Acute or chronic foot strain
Osteoarthritis (esp. great toe – hallux rigidus)
Tibialis posterior tendonopathy
Serious disorders not to be missed
Complex regional pain syndromes
Ruptured Achilles’ tendon
Ruptured tibialis posterior tendon
Foreign body (especially children)
tarsal tunnel syndrome
deep peroneal nerve
Stress fracture (e.g. navicular)
Glomus tumour (under nail)
Is the patient trying to tell me something?
A non-organic cause warrants consideration with any painful condition.
Ask about the quality of the pain, its distribution, mode of onset, periodicity, relationship to weight-bearing and associated features such as swelling or colour change. Enquire about pain in other joints including sacroiliac joints.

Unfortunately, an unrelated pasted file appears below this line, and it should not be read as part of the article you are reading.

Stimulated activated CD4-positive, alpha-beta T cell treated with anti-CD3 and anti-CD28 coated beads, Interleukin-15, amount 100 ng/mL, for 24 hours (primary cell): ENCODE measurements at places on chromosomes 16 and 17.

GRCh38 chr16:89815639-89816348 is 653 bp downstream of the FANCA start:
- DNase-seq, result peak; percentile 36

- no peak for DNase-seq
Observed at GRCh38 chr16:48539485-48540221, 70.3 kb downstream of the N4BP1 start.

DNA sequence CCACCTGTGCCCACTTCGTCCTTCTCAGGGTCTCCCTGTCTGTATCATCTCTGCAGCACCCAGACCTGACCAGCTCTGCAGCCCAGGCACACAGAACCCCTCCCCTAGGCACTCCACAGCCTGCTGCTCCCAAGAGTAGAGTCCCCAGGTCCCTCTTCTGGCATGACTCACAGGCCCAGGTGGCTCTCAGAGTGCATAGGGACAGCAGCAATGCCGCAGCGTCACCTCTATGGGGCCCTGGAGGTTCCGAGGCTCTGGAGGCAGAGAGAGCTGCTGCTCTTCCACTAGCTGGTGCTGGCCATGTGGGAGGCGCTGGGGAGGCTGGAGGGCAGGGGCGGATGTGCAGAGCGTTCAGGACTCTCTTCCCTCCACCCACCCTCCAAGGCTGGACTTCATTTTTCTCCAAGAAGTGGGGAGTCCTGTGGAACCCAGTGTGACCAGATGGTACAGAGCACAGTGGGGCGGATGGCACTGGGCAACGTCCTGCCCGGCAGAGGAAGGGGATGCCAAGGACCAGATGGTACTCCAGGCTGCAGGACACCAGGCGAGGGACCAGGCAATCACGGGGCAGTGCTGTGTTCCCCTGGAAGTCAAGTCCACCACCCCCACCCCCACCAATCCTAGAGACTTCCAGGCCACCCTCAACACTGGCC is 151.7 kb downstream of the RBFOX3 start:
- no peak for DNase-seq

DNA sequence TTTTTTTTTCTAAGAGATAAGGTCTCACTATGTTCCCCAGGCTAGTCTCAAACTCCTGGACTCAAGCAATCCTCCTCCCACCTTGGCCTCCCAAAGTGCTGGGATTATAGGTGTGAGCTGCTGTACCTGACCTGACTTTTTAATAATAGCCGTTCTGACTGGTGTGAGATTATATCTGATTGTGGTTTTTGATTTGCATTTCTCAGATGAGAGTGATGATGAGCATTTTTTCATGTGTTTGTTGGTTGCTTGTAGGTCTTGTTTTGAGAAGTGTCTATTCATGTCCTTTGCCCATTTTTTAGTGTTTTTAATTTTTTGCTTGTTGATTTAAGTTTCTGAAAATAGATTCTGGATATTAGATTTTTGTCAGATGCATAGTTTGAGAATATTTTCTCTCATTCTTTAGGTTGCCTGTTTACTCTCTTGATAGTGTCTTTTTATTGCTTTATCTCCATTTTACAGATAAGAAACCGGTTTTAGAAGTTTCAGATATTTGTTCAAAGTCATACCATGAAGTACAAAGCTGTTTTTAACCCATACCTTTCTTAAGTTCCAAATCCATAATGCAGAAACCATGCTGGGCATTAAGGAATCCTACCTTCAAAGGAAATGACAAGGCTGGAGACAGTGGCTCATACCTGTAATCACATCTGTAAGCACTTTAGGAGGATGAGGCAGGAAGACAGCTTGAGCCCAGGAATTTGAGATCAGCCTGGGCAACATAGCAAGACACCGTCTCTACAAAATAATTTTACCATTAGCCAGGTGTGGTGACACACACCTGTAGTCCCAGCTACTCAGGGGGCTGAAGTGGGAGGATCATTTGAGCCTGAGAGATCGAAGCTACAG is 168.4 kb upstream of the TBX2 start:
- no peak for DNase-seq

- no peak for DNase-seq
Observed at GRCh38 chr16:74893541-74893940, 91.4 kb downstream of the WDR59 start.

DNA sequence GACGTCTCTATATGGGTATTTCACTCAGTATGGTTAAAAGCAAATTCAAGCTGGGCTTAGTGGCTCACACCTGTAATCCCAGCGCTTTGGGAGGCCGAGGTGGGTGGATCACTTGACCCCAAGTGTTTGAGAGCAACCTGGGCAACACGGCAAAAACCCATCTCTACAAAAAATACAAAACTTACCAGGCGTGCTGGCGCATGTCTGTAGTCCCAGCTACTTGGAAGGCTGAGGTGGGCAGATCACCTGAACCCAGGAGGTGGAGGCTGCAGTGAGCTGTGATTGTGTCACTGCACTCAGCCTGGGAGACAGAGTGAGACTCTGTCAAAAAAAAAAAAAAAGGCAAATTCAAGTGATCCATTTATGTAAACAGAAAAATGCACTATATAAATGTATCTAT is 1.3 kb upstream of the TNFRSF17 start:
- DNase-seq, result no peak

Follow the inspection, palpation, movement and test function approach
Test active and passive movements of the ankle (talar) joint, hindfoot (subtalar) joint and mid-foot (midtarsal) joint
Check the peripheral circulation and perform a neurological examination including sensation, motor strength and reflexes
Good quality plain X-rays are important if there is doubt about the diagnosis of a painful foot.
Foot strain is probably the commonest cause of podalgia.
All the distal joints of the foot may be involved in arthritic disorders.